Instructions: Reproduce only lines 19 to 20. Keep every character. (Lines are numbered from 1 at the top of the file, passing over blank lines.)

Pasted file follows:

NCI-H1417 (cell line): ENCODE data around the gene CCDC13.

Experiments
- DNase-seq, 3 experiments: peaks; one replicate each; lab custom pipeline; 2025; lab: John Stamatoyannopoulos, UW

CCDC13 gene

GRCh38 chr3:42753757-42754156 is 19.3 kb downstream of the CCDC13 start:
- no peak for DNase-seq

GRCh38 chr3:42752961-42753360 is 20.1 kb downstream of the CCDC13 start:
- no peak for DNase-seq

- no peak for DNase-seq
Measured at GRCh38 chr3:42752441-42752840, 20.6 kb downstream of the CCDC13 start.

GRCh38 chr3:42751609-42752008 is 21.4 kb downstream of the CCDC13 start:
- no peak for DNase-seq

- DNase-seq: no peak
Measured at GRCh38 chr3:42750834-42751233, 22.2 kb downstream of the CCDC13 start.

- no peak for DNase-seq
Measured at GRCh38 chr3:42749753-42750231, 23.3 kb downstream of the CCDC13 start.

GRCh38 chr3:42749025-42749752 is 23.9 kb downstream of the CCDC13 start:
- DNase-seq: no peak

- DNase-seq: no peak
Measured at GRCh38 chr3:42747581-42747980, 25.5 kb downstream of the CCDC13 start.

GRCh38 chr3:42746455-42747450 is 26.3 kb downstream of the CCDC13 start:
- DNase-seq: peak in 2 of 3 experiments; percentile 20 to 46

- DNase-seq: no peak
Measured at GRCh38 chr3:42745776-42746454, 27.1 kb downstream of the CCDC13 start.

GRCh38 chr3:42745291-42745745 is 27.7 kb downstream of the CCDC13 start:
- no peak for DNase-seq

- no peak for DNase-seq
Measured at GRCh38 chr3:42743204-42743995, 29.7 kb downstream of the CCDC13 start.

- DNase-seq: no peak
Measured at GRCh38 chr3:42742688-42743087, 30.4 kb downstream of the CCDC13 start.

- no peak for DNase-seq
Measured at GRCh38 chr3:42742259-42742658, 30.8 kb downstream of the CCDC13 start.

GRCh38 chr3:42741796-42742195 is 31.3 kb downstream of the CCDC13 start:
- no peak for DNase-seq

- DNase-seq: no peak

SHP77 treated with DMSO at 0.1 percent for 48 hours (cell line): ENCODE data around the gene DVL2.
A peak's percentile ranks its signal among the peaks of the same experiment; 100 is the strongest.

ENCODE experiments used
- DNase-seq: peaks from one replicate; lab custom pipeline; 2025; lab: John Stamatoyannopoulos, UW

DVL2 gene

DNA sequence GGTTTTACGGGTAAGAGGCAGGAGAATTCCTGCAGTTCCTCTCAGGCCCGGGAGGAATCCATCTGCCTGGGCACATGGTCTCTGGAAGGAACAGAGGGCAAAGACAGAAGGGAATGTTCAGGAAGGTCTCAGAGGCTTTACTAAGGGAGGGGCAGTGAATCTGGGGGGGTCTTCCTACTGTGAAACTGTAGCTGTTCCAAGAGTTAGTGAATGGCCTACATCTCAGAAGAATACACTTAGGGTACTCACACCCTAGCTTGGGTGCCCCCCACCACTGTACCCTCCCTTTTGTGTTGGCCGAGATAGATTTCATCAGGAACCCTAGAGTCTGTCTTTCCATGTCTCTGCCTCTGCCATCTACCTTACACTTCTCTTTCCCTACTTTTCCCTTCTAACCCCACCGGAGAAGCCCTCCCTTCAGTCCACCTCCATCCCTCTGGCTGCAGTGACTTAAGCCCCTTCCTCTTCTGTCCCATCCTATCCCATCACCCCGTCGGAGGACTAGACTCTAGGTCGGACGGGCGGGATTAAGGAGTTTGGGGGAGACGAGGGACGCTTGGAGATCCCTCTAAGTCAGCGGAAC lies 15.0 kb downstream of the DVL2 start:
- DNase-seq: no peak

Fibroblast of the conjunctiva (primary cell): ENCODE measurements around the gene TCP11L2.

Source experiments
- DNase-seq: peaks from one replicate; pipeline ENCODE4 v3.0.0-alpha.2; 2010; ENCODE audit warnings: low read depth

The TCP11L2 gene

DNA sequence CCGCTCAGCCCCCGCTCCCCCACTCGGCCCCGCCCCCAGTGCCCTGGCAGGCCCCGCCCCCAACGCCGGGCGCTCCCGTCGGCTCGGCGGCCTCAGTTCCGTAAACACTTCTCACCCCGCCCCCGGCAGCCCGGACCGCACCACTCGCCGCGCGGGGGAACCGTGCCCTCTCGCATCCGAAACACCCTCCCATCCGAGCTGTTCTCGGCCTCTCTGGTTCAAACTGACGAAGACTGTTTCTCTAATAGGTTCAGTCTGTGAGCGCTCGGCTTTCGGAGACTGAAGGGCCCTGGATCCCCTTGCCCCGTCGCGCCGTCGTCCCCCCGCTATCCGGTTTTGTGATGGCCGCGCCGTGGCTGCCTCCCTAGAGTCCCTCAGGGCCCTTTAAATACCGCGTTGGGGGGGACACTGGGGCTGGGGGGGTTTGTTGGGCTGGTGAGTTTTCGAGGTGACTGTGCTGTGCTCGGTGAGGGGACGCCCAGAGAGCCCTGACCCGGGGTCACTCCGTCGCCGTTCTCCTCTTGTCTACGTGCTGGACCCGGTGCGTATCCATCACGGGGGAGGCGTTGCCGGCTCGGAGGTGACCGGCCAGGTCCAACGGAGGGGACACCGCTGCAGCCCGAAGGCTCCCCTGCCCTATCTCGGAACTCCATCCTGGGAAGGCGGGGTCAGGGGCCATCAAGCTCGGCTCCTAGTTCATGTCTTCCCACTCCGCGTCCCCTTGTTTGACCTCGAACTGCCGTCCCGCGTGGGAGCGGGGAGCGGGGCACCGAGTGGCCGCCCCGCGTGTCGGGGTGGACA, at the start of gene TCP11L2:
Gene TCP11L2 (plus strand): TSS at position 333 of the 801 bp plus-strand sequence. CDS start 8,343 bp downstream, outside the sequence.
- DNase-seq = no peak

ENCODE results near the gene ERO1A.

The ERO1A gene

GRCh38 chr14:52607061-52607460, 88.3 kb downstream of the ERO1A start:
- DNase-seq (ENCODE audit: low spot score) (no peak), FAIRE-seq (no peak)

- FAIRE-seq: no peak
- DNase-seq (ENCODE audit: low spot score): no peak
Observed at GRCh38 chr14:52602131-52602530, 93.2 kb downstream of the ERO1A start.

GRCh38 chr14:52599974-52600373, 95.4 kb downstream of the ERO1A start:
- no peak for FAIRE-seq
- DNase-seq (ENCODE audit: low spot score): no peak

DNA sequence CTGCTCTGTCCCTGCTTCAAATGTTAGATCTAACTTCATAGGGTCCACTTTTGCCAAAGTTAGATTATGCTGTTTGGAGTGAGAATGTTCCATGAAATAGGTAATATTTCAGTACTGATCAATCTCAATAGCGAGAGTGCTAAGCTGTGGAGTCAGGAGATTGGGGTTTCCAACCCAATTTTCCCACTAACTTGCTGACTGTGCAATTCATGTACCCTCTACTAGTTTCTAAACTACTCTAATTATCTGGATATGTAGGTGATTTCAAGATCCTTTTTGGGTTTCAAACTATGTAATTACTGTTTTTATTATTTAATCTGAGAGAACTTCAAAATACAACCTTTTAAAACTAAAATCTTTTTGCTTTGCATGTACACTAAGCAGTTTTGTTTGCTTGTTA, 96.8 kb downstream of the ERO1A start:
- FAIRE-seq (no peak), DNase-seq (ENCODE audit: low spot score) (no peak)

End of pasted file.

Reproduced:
- DNase-seq: no peak
Measured at GRCh38 chr3:42747581-42747980, 25.5 kb downstream of the CCDC13 start.